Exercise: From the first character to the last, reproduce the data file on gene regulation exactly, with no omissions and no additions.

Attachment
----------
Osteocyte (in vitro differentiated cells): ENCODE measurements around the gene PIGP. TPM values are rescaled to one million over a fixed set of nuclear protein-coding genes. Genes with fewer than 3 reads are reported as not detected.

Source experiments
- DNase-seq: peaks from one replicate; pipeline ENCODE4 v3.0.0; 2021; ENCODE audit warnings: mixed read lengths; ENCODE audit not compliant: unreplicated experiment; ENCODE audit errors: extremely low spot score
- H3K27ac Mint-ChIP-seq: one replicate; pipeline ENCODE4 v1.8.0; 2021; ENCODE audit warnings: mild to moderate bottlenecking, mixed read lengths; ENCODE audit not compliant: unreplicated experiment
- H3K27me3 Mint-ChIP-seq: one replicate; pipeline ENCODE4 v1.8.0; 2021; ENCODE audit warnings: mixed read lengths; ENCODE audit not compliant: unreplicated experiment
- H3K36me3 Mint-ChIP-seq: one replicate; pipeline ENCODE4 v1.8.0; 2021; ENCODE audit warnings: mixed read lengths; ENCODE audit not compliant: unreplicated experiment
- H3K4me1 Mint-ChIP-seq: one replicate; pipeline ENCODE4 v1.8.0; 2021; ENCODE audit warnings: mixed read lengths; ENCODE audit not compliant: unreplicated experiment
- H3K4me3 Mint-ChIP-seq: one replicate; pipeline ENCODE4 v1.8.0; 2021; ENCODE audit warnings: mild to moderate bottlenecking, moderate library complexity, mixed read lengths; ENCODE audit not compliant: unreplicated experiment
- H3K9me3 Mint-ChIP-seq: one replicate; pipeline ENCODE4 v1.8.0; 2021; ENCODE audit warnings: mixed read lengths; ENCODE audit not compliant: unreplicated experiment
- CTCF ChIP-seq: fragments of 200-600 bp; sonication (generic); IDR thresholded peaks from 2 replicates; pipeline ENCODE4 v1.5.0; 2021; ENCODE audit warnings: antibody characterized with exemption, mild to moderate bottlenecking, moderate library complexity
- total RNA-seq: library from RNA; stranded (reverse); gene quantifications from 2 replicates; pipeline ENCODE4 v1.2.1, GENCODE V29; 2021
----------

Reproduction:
Osteocyte (in vitro differentiated cells): ENCODE measurements around the gene PIGP. TPM values are rescaled to one million over a fixed set of nuclear protein-coding genes. Genes with fewer than 3 reads are reported as not detected.

Source experiments
- DNase-seq: peaks from one replicate; pipeline ENCODE4 v3.0.0; 2021; ENCODE audit warnings: mixed read lengths; ENCODE audit not compliant: unreplicated experiment; ENCODE audit errors: extremely low spot score
- H3K27ac Mint-ChIP-seq: one replicate; pipeline ENCODE4 v1.8.0; 2021; ENCODE audit warnings: mild to moderate bottlenecking, mixed read lengths; ENCODE audit not compliant: unreplicated experiment
- H3K27me3 Mint-ChIP-seq: one replicate; pipeline ENCODE4 v1.8.0; 2021; ENCODE audit warnings: mixed read lengths; ENCODE audit not compliant: unreplicated experiment
- H3K36me3 Mint-ChIP-seq: one replicate; pipeline ENCODE4 v1.8.0; 2021; ENCODE audit warnings: mixed read lengths; ENCODE audit not compliant: unreplicated experiment
- H3K4me1 Mint-ChIP-seq: one replicate; pipeline ENCODE4 v1.8.0; 2021; ENCODE audit warnings: mixed read lengths; ENCODE audit not compliant: unreplicated experiment
- H3K4me3 Mint-ChIP-seq: one replicate; pipeline ENCODE4 v1.8.0; 2021; ENCODE audit warnings: mild to moderate bottlenecking, moderate library complexity, mixed read lengths; ENCODE audit not compliant: unreplicated experiment
- H3K9me3 Mint-ChIP-seq: one replicate; pipeline ENCODE4 v1.8.0; 2021; ENCODE audit warnings: mixed read lengths; ENCODE audit not compliant: unreplicated experiment
- CTCF ChIP-seq: fragments of 200-600 bp; sonication (generic); IDR thresholded peaks from 2 replicates; pipeline ENCODE4 v1.5.0; 2021; ENCODE audit warnings: antibody characterized with exemption, mild to moderate bottlenecking, moderate library complexity
- total RNA-seq: library from RNA; stranded (reverse); gene quantifications from 2 replicates; pipeline ENCODE4 v1.2.1, GENCODE V29; 2021